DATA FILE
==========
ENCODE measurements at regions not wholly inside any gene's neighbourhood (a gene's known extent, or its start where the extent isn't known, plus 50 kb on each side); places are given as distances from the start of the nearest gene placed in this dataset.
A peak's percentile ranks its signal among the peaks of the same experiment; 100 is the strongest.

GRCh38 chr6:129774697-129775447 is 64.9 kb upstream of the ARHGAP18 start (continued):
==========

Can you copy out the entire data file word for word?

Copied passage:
ENCODE measurements at regions not wholly inside any gene's neighbourhood (a gene's known extent, or its start where the extent isn't known, plus 50 kb on each side); places are given as distances from the start of the nearest gene placed in this dataset.
A peak's percentile ranks its signal among the peaks of the same experiment; 100 is the strongest.

GRCh38 chr6:129774697-129775447 is 64.9 kb upstream of the ARHGAP18 start (continued):